Now we are undertaking to set up some now balances, mindful ever that through all the stresses the support of our firm has been generous and wise, with a growth in budget and personnel showing superb confidence in our leadership, as represented for a long time and In the largest measure by Jim Fisk. Thankfully, our own technology and science are favoring rapid progress in these new balances of our relations to operations. This is through the pervasive role of computers and associated automata. Our historic role in these matters, from Stibitsz, and from the associated community of artful switching engineers of the 1930s and 1940s , was coupled with the solid state capabilities of the 1950s and onward. Then the combination was recognized in the mid-1950s by several fateful decisions. One, which I believe cost as many years of lead time of what eventually became BISP, was rejection of the BSDP (the Bell System Data Processing) effort, in which our willingness was demonstrated by the construction of the Pittsburgh building. among other tangibles. Despite this decision, the values of Bell Laboratories autonomy were found in several concurrent decisions, such as a strong research and development effort on computer science and technology for Bell Laboratories own purposes. Also we put particular emphasis on software studies and their basic sciences. Indeed, after 1955 much of this was pursued at the expense of what come of our sincere and enthusiastic switching development leaders might have preferred to see as switching research. There was also in the next decade an exceedingly intimate mingling of computer science and engineering among systems engineering, military systems, and research efforts within Bell Laboratories. Anyway, these circumstances, aided very modestly by outside computer industry and technology, with which many of us kept exceedingly close ties through Government activities as well as through the scientific community, have led to a capability in the 1970s.
The size and quality of these are indicated by the Felker Committee, including Bill Fleckenstein's sampling survey, of virtually restructuring the operations of telephony. We now have a situation where literally the doings of every Operating Company employee can be helped by a digital machine. We are at last well on our way, thanks especially to BIS, and increasingly the initiatives in other development areas besides the premier function of switching that Bill Fleckenstein has reviewed, to assuring the best technology for this new era of operations. But our success will require human as well as machine skills of great scope. For we must patiently and wisely work with every phase of Bell System activity, not just Plant or Engineering, but all, to inject these capabilities for the service and economic benefit of our business. We are going to do it well, so that the signals and waves, and circuitry and components, and systems that we have mastered in the first half-century will be followed on by methods of using and managing these systems, to the highest social and economic benefit of the users.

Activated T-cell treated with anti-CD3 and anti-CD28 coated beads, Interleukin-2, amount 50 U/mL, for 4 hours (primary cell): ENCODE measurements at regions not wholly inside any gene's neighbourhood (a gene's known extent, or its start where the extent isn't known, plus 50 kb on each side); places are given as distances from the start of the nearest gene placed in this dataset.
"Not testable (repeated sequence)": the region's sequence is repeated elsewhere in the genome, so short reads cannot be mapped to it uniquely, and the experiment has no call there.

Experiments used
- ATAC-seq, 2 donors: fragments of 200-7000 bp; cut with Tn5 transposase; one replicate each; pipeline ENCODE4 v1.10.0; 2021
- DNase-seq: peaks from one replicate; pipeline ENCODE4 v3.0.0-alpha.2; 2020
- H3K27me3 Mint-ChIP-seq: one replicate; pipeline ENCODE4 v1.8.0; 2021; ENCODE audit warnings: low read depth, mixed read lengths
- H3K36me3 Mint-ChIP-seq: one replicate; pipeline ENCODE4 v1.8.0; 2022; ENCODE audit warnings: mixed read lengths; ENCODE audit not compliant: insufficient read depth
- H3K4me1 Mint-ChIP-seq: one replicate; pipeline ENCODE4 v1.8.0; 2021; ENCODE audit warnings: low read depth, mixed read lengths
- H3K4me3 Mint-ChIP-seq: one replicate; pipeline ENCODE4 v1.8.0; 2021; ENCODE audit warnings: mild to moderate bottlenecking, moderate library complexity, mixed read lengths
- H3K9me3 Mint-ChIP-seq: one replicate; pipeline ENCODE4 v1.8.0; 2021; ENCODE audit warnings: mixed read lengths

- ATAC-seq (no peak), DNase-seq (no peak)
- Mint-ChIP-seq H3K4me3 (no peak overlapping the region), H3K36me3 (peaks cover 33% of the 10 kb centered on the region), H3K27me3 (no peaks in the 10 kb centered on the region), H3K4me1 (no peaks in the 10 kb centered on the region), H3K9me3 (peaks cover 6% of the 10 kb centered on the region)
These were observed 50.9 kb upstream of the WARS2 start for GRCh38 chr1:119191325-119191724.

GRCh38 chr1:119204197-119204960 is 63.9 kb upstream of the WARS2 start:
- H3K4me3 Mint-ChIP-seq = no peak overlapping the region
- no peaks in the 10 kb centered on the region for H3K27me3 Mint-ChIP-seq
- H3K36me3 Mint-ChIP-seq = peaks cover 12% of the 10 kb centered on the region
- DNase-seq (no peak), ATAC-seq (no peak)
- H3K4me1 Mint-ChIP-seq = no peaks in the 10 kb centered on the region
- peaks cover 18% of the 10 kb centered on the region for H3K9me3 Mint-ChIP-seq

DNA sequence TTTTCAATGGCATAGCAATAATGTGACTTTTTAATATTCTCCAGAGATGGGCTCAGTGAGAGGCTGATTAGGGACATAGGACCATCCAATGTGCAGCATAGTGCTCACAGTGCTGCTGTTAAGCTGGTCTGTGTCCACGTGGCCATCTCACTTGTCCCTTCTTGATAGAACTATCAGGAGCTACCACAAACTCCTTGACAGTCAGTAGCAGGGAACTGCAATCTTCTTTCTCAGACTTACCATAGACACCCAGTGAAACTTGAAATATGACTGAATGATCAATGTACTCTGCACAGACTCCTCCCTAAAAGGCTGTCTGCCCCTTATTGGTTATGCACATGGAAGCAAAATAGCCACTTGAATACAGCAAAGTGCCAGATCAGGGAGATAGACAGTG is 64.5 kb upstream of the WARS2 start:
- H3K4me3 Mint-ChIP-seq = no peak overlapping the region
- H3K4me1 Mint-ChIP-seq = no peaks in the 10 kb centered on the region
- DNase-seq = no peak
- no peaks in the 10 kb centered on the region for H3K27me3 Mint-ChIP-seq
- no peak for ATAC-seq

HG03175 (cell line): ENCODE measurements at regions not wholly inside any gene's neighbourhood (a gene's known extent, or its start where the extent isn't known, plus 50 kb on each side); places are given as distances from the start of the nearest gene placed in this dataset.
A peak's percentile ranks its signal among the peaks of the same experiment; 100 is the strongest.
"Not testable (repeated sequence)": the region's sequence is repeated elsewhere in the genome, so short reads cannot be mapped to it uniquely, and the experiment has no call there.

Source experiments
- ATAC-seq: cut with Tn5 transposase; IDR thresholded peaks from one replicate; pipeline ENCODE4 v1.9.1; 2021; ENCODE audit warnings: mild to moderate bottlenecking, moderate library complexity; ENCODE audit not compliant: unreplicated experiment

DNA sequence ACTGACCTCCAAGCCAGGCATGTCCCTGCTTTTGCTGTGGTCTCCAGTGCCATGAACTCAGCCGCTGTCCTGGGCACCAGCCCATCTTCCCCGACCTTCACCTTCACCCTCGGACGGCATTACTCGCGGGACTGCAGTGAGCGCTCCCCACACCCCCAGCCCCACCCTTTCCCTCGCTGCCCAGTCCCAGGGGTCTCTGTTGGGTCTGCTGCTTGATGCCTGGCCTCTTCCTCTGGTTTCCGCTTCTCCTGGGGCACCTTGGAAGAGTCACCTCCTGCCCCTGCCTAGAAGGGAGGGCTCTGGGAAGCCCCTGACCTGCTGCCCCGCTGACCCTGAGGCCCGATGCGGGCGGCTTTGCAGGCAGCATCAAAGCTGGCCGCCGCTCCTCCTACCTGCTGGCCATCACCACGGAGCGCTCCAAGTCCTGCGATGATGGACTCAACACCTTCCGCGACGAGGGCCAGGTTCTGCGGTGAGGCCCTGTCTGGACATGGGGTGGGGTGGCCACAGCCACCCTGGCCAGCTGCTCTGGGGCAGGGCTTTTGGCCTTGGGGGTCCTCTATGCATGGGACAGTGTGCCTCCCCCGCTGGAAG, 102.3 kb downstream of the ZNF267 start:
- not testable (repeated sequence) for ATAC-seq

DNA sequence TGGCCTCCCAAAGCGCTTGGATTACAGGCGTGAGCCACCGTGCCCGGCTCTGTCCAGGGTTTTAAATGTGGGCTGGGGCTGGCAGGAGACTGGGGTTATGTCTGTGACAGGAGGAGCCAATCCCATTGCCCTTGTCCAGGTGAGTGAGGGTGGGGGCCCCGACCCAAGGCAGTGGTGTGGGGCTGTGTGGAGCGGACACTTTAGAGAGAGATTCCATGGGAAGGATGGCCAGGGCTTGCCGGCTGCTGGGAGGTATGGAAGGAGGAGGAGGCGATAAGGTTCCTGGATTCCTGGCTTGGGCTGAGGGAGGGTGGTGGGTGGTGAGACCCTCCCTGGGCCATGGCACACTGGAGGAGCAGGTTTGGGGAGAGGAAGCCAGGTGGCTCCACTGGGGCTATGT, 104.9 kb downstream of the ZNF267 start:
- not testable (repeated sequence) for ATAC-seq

And, for instance, we shall use the methods to find out and respond to what the users want and need, as Ian Ross and Ken McKay have implied, in our early assessments of the new market and competition elements of the Bell System.
Evidently all of these circumstances will result in certain organizational shifts and emphases In Bell Laboratories. These will be to augment and not to displace the structure we have. This structure has evolved to reflect the human ways of dealing with the technical innovation which is our major mission. People learn, usually in the business, but increasingly in academic curricula, how to propagate signals and waves and create transmission. They find out about acoustics, and transducers, and human engineering, and network properties, to generate new station apparatus. They master logic and memory schemes, interacting with combinatorics, for switching. To enable all these functions in the most rapid and efficient and reliable ways, experts in components and subsystems are essential. We have told ourselves that we use and have, indeed, historically provided systems engineering to keep these kinds of knowledge and human talents all working together for an Integrated product. But “working together,” we are finding with the present size of the Bell System, can have very different meanings, in different places, and at different levels. Bell Laboratories technology is now going to be able to contribute more widely than before, not only in our conventional role of what systems are introduced, but in the matter of how they are used.
Even as we go rapidly into developments of compelling urgency, such as the exchange plant improvements, starting at the main distributing frame, we are going to be seeking now balances. These require insights between what computer-based operations can do for existing, or easily expanded, plant, in comparison to what entirely new, and often expensive, designs may be able to offer economically.
But above all, in seeking this optimization, we must be sure that the ingenuity, the creativity, the originality, of the Bell Laboratories are not reduced. Computer application is a severe task master, since it says you’ve got to know what you want, and then if you work very hard and consistently, automata will probably give you what you want. But the question of what we want has also got to be dealt with, and we can't mix these two things too closely, nor keep them too far apart!